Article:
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Thursday, March 15, 2012
Paragliding fanatic chronicles Iwaki's postdisaster shoreline
Local who filmed once beautiful coast now wants to track recovery
By JUN HONGO
IWAKI, Fukushima Pref. — Footage of the Tohoku region's tsunami-ravaged coast has been broadcast constantly over the past year, allowing viewers a closeup view of obliterated communities.
But Eiji Sakai, a resident of Iwaki, Fukushima Prefecture, has had a unique bird's-eye view of the devastation, by paragliding along the coast.
"The first time I flew over the shore after (last March's) quake was on April 1," Sakai, 47, told The Japan Times early this month.
"From up there, you come to grasp the whole picture," he said.
"You can tell that towns were literally wiped away that day."
Sakai, who runs a car repair shop in Iwaki, first tried his hand at paragliding in 1994, drawn by the splendor of Iwaki's coastline. He has enjoyed the sport ever since, despite the risks.
"Having lived here in the city for so long, I had no idea that we have such a beautiful seashore. The panorama is breathtaking," he said.
What began as a hobby in his spare time soon developed into a side business to his repair shop.
"I began taking photographs and videos from my flights and posted them online," Sakai said.
"Business offers soon followed, with some requesting that I shoot photos of construction sites so the operators could verify projects' progress."
He now carries cameras and videos to record the view during his flights, and has even produced three DVD compilations of the footage and sold them at local bookstores.
But the 16 gigabytes worth of photos and video footage stored on his hard drives took on increased significance after the March 11 calamities struck, as archives of predisaster Tohoku's shore.
The shaking began slowly at first on the day of the catastrophe but continued to worsen until it was difficult to remain standing, recalled Sakai, who was visiting a local post office at the time.
"The workers at the post office quickly ducked under their desks, but I didn't have anything around to hide under," he said.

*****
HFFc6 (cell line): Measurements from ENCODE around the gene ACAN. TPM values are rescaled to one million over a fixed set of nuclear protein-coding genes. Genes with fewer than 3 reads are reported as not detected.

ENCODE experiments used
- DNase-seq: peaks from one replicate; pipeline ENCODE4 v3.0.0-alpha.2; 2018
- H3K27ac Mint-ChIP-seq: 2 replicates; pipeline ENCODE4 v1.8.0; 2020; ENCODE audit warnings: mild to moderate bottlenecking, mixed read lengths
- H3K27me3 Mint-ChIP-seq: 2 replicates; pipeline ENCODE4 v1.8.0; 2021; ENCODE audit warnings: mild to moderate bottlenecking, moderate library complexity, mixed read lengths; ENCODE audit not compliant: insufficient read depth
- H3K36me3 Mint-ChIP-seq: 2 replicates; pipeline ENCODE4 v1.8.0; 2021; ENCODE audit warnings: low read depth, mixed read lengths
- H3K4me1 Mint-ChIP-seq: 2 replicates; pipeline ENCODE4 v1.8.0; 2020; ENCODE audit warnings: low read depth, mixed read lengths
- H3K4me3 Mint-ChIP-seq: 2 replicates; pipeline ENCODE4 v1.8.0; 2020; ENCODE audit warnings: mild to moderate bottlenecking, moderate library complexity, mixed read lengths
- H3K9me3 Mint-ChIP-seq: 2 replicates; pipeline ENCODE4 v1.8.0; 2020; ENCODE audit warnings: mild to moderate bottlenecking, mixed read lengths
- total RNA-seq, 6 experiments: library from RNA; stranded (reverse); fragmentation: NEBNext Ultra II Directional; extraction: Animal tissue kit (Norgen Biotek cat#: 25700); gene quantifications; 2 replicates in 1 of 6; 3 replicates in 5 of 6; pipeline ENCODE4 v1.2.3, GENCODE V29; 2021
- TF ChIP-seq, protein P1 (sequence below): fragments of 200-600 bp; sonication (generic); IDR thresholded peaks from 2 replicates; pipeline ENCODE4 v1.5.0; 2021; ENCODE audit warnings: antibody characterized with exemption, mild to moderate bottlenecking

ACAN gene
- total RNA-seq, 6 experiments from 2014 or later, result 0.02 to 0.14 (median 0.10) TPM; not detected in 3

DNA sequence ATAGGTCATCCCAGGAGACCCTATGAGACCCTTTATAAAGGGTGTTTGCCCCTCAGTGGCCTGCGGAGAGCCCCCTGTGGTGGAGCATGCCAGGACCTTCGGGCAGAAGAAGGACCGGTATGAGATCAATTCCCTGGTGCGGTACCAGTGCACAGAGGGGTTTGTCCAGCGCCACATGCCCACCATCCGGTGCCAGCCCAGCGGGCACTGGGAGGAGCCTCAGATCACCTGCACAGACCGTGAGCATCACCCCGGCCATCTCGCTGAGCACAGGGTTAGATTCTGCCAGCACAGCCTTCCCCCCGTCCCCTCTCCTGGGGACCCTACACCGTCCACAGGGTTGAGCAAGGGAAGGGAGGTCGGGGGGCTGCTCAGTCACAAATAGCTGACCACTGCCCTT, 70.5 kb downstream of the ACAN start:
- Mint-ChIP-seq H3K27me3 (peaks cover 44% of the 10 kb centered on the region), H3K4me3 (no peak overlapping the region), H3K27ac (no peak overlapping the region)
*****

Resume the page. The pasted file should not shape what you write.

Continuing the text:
"I just held on to one of the counters so that I wouldn't fall over."
News that massive tsunami were heading toward the city broke just as he was driving to check on his two children at a local elementary school.
"I opened my window and began yelling to drivers around me to evacuate the area. But for some reason they all looked at me like I had gone crazy," he said.
Fortunately, Sakai and his children made it home safely, as did his wife. But a few days later, hydrogen explosions started ripping apart reactor units at the Fukushima No. 1 nuclear plant and the family was forced to pack up their belongings to flee the prefecture.
Sakai had extensively studied wind conditions along Fukushima's coast because of his paragliding, and knew the area often experienced winds blowing in from the north at that time of year, meaning radioactive fallout from the wrecked plant could easily be carried to Iwaki.
In view of the risks, the family packed up a tent and quickly drove off in a van, passing through Ibaraki, Tochigi, Saitama and Yamanashi prefectures before settling at an evacuation site in Niigata Prefecture nine days after the Great East Japan Earthquake.
Sakai, an Iwaki native, said the threat of his children being exposed to radioactive materials was the reason they left the city, but added that fleeing his hometown left a bad taste in his mouth, nevertheless.
"People in Iwaki were calling in to have their cars repaired, and I knew I had to get back to my job sooner or later. So I left my family in Niigata and returned to Iwaki on March 29," Sakai said.
Soon after, he flew over his city for the first time after the natural disasters and saw neighborhoods lying in ruins.
"Once I was back in the city I enrolled in a volunteer program, but at the time things were so out of order that they never contacted me to ask for my help," he recalled.
But he still could record images of Iwaki's shore from the sky and document the wreckage, and plans to continue filming its reconstruction and revival.
"I was probably the only one who could do this in Iwaki, except maybe for the Self-Defense Forces," he said.
One year on, Sakai's photos reveal that Iwaki's coast is still far from returning to its original beauty. Debris and wreckage have been removed, but residents have yet to return home. Local governments still haven't decided whether to allow residents to rebuild their homes in the area, according to Sakai.
"The coast is tidy now, but all that remains are empty lots," he explained.
"I feel that for many of us, the tsunami and quake have become a thing of the past, as if nothing happened," he said.
In order to pass on the lessons from last March, Sakai in late February published a collection of photos of Iwaki's coast before and after March 11.
"I feel it is my job to continue documenting what happened here and how we will recover from this tragedy," he said.
As for Sakai's children and wife, they returned to Iwaki in May.
Living apart almost caused "a mental breakdown" among his loved ones, he said.
"Personally I don't think things are looking bright yet. After a tragedy of this proportion, one year is just too short to put everything in perspective," Sakai said. "Recovery and reconstruction will require a decade or two."